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City Council vows to keep Olympia great after divisive election

Students at The Evergreen State College walked out of classes Nov. 9 to protest the election of Donald Trump.
Students at The Evergreen State College walked out of classes Nov. 9 to protest the election of Donald Trump. The Olympian

In the turbulent aftermath of the presidential election, the Olympia City Council has passed a resolution that reinforces “Olympia values” such as diversity, compassion and inclusiveness.

The council issued the resolution Tuesday, just a week after the divisive election of Donald Trump as the nation’s 45th president. Protests have ensued in cities nationwide — including Olympia — over Trump’s controversial statements about immigration and race during his campaign. Media reports have cited violent attacks by and against Trump supporters.

Although it doesn’t mention the president-elect by name, Olympia’s resolution reflects principles that millions of Americans, and many Olympia residents, fear are under siege as a result of Trump’s polarizing rhetoric.

“On the eve of national change, the Olympia community remains who we are and who we have always been,” said Mayor Cheryl Selby as she recited a portion of the resolution. “The values we held yesterday are the values we hold today and the values we will hold tomorrow.”

More from the resolution:

▪ “Olympians are a proud mosaic of people of diverse cultures, faiths, beliefs, identities, histories, perspectives and understandings. We choose to remain good neighbors to one another, to support and protect each other, and to live in a city, a county and a state that honors and celebrates both our individuality and our commonality.”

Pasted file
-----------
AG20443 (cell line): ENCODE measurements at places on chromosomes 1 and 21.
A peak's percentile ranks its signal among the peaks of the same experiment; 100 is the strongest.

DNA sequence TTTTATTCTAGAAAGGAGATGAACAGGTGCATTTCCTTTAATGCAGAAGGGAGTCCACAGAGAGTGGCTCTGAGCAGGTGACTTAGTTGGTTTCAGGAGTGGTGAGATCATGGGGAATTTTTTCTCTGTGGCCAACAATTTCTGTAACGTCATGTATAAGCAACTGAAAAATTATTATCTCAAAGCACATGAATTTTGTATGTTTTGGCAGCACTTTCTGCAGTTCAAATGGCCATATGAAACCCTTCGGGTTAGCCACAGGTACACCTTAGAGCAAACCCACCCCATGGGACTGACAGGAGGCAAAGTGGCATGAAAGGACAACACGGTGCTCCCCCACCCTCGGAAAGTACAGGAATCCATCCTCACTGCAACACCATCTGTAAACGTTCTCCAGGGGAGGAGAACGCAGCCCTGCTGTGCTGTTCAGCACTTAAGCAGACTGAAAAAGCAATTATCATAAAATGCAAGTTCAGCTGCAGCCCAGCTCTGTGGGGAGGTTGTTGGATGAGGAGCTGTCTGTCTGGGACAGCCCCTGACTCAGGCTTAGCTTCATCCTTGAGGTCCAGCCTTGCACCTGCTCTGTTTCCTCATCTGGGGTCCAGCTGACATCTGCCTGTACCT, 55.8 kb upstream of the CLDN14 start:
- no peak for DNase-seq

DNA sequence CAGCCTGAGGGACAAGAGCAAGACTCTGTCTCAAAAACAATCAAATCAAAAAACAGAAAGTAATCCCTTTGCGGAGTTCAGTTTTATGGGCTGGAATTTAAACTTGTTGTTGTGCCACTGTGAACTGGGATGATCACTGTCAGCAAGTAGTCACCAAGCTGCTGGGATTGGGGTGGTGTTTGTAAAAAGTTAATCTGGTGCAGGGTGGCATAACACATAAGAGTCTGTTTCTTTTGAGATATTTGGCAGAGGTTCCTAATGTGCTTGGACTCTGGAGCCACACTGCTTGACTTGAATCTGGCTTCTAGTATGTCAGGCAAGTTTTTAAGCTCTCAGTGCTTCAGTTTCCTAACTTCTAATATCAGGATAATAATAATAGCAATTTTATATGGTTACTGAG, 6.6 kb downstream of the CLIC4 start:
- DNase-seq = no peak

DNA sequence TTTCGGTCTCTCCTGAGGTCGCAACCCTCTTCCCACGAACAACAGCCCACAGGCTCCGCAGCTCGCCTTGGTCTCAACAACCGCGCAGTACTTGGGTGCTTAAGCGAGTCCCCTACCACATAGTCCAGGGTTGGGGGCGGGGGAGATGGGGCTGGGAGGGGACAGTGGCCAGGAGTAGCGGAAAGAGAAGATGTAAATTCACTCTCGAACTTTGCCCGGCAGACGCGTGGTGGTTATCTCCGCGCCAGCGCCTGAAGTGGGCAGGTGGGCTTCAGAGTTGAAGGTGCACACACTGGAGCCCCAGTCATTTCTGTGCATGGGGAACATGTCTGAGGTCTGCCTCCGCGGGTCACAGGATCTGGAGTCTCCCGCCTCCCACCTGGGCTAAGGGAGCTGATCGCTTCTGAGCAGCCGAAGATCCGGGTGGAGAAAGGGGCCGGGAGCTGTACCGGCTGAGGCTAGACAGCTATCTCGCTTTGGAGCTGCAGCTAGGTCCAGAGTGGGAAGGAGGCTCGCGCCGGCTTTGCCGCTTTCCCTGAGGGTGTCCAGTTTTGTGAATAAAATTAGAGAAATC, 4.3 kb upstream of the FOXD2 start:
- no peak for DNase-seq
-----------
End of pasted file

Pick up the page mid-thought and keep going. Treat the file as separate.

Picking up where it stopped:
▪ “As Olympians, and because our children are watching, we will model the grace, respect, compassion and inclusiveness we seek in our nation and in the world.”

▪ “We will continue to be engaged in building a world in which all human beings can live freely in the wholeness of their identity. We stand up against bigotry, hate speech and violence of any kind.”

▪ “We understand the gravity of the destruction associated with carbon pollution and climate change. We stand committed to the health of the planet and all the creatures who call it home.”

▪ “We believe that the prosperity and vitality of our community is made more secure and sustainable when men and women are paid a fair and livable wage for their labor, and we believe our society is more free and safer when reproductive rights are respected and health care is broadly available and easily affordable.”

▪ “We know our differences are our strength. We embrace equity and we will engage in open dialogue for even the hardest conversations.”

▪ “We are more than our political parties. We refuse to be defined or controlled by fear, and we are ready to be more courageous, more generous of spirit, and more committed to Olympia values. And we resolve to move forward, together, in hope.”

In addition, council member Jessica Bateman asked city staff to come up with recommendations for establishing Olympia as a “sanctuary city” that shuns Islamophobia, and conversion therapy, which is counseling intended to change a person’s sexual orientation.

The council also voted unanimously Tuesday to support the Olympia Charter for Compassion, which was announced last week by leaders of Olympia’s faith community. Prompted by recent hate crimes and race-related violence in the area, the charter outlines civic values “that we hope the larger community will adopt as a standard of behavior and as a tool for dialogue as we seek to live together in a way that nurtures the well-being of all people.”

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